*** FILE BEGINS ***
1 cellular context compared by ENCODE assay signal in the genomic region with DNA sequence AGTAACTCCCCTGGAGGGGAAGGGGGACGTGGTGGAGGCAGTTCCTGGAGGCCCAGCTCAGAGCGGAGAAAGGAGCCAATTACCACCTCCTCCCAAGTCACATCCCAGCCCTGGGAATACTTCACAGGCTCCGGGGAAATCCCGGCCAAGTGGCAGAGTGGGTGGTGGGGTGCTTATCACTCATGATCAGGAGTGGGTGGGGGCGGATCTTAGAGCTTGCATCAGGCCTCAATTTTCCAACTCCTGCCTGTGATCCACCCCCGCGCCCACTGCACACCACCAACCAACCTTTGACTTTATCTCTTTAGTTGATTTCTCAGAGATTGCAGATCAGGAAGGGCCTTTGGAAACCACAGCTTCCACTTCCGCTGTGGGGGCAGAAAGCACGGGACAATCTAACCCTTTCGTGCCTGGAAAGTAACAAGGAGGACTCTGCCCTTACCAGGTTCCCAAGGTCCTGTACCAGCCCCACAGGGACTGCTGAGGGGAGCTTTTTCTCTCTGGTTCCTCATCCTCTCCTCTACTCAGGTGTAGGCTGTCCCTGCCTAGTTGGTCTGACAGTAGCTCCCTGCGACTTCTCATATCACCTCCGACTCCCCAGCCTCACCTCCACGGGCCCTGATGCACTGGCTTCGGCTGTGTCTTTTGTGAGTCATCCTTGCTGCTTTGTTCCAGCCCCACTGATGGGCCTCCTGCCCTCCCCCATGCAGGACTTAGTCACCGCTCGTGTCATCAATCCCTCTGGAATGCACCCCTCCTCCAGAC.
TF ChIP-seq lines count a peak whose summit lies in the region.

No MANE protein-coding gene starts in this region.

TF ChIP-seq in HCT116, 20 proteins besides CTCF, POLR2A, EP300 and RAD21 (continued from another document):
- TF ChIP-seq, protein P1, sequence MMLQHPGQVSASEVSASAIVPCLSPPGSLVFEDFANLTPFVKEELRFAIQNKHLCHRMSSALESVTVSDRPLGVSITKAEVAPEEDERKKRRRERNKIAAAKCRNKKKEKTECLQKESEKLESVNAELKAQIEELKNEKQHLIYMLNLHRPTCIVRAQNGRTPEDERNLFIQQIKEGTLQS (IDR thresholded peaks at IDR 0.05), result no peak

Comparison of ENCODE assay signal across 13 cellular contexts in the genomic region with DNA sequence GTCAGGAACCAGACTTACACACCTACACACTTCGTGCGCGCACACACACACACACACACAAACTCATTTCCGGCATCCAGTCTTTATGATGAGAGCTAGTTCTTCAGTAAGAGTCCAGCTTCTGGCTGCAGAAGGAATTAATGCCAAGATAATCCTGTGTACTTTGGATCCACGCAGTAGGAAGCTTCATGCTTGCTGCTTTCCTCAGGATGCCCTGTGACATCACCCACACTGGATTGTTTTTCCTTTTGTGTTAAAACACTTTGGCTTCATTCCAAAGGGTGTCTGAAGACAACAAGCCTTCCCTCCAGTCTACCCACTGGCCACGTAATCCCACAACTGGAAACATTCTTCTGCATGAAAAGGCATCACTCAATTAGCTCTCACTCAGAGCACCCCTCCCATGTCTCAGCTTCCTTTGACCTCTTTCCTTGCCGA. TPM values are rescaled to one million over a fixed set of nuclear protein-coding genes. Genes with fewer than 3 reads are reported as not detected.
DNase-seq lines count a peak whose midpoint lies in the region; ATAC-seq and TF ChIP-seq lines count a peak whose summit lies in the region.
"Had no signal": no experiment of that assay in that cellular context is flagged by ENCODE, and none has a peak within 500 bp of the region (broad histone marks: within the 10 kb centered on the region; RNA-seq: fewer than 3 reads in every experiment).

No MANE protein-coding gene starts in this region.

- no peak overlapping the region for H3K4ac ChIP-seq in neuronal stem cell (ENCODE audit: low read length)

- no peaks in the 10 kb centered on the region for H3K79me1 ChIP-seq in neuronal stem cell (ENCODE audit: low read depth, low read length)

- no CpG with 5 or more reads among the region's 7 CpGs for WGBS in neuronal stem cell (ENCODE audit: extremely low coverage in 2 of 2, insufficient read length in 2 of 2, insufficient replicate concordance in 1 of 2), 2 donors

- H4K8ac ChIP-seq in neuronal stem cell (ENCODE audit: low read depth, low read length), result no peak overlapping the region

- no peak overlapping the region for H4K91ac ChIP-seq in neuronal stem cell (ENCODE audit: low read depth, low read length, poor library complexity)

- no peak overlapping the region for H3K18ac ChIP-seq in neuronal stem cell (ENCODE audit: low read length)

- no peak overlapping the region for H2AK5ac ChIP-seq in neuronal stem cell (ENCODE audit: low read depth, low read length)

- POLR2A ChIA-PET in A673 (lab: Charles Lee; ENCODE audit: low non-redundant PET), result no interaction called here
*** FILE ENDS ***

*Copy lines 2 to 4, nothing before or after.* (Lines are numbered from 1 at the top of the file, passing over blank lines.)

TF ChIP-seq lines count a peak whose summit lies in the region.

No MANE protein-coding gene starts in this region.

TF ChIP-seq in HCT116, 20 proteins besides CTCF, POLR2A, EP300 and RAD21 (continued from another document):